Last time we end our Project Blog #2, we left a question unanswered.
That is, since the limitations of Tango apply to our project, we cannot do our gameplay in a dim space, to act as substitute, we made the game itself super dim instead. However, the dim environment of the game world means that the player is very likely to miss something in the game world. As our core gameplay mechanics involves finding ghosts floating around in the room, and taking photographs of them while looking for key items, thus requiring knowledge of the game world.
Yay for conflict between gameplay and mechanics!
Of course, we need something to alert the player without letting them see.
Even though Google Tango is one awesome system, it cannot provide anything than visual and audio input. Since the visual input are out of the question, this left only with the audio input. Meaning that we can only tackle this problem soundly (pun intended).
So, we decided that for each event happening, in other words, when there are something that requires attention of the player, there should be a sound based on it.
Talking about sound, there are background sounds (BGM) and foreground sounds (SE). And that’s how they’ll work:
- A background track, consisted of drums, bass and some percussion constantly plays in the background as the game’s BGM. The track is composed in typical slow beat drum & bass fashion so the player won’t getting bored listening to something without a melody.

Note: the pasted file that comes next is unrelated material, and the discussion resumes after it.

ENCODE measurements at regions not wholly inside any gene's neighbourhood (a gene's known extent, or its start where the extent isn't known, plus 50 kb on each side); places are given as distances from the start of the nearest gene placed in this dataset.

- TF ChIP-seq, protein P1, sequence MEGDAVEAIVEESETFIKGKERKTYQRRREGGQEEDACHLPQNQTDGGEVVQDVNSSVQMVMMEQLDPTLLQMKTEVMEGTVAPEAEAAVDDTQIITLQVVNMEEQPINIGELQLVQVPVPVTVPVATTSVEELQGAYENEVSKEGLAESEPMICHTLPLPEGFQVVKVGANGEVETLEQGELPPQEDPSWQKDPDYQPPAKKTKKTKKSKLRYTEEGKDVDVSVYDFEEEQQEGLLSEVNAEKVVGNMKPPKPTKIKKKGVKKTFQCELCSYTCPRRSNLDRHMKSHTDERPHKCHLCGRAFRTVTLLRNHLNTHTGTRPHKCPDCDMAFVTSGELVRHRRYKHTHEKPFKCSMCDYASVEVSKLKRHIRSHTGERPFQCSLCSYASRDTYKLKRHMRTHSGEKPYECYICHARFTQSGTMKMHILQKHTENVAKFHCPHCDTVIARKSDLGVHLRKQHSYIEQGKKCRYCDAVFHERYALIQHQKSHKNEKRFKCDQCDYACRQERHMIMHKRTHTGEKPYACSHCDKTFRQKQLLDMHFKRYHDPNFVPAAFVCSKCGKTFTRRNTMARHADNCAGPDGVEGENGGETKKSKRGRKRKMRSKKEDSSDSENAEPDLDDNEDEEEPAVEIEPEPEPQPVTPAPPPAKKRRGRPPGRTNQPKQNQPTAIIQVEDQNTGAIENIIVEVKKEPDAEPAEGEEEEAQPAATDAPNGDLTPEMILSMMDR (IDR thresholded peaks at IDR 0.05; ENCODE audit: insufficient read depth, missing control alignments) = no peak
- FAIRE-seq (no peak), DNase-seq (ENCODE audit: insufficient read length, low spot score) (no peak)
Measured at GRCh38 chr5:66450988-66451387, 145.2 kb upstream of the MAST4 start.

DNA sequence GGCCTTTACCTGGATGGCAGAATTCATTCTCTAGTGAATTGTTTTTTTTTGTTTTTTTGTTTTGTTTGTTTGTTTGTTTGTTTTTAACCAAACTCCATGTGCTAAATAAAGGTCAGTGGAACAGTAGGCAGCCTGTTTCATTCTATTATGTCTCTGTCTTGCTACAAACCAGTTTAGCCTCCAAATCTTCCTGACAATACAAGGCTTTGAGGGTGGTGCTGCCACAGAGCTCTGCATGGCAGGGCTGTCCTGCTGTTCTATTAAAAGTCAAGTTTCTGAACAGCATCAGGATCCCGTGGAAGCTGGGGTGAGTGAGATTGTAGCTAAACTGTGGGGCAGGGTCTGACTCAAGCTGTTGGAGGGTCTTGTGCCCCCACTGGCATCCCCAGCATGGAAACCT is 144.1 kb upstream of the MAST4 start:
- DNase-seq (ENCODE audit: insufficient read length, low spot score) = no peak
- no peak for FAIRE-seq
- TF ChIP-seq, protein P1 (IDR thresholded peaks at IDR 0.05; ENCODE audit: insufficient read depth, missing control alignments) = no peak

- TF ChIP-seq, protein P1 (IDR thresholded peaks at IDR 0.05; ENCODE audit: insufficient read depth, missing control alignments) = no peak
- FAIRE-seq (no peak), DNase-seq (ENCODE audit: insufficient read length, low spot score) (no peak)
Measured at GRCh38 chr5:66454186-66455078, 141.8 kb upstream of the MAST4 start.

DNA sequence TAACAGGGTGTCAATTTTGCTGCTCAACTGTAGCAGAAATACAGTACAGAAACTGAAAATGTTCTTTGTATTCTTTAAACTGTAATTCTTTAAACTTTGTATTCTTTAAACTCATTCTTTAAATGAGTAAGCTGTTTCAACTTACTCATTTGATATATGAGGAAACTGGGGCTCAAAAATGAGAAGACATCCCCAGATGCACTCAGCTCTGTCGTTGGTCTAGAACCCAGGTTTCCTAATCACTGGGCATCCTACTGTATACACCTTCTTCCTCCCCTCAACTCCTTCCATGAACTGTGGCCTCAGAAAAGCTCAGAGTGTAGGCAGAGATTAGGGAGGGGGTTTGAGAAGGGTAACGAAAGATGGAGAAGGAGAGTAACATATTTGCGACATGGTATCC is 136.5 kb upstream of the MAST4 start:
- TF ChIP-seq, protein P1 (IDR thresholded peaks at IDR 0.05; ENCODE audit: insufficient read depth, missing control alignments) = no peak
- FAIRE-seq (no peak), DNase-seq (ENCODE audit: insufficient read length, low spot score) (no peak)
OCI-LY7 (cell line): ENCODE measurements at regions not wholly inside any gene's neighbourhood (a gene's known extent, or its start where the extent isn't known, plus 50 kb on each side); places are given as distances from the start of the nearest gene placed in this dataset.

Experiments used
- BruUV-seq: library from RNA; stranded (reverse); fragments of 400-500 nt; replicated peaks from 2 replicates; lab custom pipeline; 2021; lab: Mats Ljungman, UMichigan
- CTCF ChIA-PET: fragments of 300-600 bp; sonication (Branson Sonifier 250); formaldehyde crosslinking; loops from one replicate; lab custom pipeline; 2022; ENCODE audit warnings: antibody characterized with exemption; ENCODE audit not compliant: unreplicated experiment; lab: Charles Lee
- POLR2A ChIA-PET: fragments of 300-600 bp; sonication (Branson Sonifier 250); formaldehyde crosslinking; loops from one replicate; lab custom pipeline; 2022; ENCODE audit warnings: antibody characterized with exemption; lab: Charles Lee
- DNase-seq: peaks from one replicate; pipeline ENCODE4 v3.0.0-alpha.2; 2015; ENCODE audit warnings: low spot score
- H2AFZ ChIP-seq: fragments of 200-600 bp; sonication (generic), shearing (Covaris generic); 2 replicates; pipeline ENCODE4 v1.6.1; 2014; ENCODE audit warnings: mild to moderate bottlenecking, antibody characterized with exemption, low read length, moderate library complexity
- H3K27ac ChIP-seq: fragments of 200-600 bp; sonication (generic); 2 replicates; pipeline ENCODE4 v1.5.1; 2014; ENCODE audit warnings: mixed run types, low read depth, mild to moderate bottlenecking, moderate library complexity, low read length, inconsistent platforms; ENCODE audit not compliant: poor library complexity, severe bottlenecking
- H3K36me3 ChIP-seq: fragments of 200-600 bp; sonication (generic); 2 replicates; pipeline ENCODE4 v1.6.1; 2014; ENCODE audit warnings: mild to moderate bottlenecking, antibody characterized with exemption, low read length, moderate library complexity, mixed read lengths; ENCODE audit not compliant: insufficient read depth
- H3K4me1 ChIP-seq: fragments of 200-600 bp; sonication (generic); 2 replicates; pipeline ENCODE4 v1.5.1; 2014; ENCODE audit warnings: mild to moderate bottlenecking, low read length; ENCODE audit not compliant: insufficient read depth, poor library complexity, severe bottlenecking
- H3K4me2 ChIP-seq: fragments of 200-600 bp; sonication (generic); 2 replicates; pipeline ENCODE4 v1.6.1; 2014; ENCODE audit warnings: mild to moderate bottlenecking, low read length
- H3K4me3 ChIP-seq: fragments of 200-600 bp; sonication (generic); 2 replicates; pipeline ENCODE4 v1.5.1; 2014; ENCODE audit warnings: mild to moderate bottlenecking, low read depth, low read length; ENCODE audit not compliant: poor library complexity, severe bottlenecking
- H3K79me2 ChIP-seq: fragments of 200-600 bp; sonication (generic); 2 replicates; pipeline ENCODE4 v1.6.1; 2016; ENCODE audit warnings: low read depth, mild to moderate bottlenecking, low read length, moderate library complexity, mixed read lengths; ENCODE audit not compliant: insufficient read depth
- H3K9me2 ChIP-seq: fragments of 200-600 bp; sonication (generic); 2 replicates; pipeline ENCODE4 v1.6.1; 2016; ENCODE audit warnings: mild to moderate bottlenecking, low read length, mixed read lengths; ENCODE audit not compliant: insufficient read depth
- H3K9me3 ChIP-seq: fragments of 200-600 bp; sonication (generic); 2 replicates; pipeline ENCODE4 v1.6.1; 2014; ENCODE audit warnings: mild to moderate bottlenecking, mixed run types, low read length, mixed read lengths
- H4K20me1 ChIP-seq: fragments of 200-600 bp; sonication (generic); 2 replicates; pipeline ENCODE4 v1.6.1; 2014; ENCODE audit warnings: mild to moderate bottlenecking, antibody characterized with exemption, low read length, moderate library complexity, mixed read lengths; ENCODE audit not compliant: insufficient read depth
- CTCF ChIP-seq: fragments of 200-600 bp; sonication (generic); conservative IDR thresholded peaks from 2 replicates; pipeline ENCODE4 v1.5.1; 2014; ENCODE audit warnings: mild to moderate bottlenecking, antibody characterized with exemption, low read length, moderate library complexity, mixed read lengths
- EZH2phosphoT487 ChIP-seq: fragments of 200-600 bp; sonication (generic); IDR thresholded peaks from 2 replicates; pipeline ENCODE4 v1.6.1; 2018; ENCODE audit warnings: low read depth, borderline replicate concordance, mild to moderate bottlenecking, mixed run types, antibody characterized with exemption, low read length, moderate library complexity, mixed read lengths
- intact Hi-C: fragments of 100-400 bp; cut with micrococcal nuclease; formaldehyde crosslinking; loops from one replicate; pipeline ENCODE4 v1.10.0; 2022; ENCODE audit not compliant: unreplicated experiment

- However, when an event is fired by the system – A ghost appears or a key item appears – The track’s melody part, consisted of flute, piano and guitar would kick in, since this also changes the genre of the background music, it’s considered as a sudden and apparent change in atmosphere. Because of the unexpected change, the player is then realized something has happened.
- This is achieved by recording the two tracks in different files, and while the files are both playing, the melody track’s volume is at 0 unless something happens which would increase the volume. When the event ends, the volume is reset to 0.
- A series of SE is prepared and is read by the engine as sound files.
- Each SE is tied to a location within the game world.
- When something happens, the SE that’s closest to the event would play. Its volume is calculated from the player’s position to the sound source.
- Aside from BGM and SE changes, when an event occurs, there would be something displayed on the HUD to further reminding the player that actions need to be taken.
As of now, the programming of those functions are coming nicely. I had to say, Tango would not be a that good choice on horror games, due to its various limitations. It is more fitting as something that is exactly the same in real life and in the game world. For example. an library or a museum, where the Tango can be used to provide additional information based on the user’s location (e.g facing a specific piece of art, displaying on Tango the detailed information regarding said art). But regardless, our game is still coming nicely and I think we are doing the best we can on this.
So, until next time.